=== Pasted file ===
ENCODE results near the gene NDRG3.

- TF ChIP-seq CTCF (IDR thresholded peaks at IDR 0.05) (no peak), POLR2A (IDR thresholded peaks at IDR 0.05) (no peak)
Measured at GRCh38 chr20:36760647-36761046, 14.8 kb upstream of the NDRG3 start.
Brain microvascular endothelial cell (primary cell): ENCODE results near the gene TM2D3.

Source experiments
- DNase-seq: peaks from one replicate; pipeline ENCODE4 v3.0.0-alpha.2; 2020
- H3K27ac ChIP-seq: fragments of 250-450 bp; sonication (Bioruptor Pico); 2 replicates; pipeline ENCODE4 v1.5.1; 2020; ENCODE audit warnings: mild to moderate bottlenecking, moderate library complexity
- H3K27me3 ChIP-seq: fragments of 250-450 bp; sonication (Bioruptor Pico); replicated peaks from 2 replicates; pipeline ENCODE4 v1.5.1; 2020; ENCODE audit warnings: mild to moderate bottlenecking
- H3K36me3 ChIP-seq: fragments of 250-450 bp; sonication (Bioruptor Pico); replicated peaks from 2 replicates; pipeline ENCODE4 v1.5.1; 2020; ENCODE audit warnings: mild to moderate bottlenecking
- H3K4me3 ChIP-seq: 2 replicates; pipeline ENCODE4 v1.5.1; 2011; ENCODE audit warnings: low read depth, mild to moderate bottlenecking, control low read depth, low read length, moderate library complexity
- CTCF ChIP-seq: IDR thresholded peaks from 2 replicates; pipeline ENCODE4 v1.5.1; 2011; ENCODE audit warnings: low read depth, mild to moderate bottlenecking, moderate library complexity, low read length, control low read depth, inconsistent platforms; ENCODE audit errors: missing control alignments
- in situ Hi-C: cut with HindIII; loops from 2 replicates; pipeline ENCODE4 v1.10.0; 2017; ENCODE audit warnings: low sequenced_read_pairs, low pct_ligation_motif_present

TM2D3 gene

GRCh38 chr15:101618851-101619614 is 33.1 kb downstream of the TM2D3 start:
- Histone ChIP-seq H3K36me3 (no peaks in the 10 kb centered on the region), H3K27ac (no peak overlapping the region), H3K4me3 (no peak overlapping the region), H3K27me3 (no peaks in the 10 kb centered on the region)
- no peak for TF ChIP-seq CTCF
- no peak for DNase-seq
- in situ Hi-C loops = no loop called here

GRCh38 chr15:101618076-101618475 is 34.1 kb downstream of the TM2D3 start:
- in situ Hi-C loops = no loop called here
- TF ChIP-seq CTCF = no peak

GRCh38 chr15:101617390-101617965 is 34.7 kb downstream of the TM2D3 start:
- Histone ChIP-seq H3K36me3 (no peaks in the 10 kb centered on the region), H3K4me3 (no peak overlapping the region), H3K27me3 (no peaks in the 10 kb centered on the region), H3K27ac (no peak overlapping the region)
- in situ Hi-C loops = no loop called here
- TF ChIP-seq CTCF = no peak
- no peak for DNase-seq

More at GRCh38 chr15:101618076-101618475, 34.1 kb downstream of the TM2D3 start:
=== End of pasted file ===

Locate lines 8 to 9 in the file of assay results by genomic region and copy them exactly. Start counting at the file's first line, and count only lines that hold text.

- H3K27me3 ChIP-seq: fragments of 250-450 bp; sonication (Bioruptor Pico); replicated peaks from 2 replicates; pipeline ENCODE4 v1.5.1; 2020; ENCODE audit warnings: mild to moderate bottlenecking
- H3K36me3 ChIP-seq: fragments of 250-450 bp; sonication (Bioruptor Pico); replicated peaks from 2 replicates; pipeline ENCODE4 v1.5.1; 2020; ENCODE audit warnings: mild to moderate bottlenecking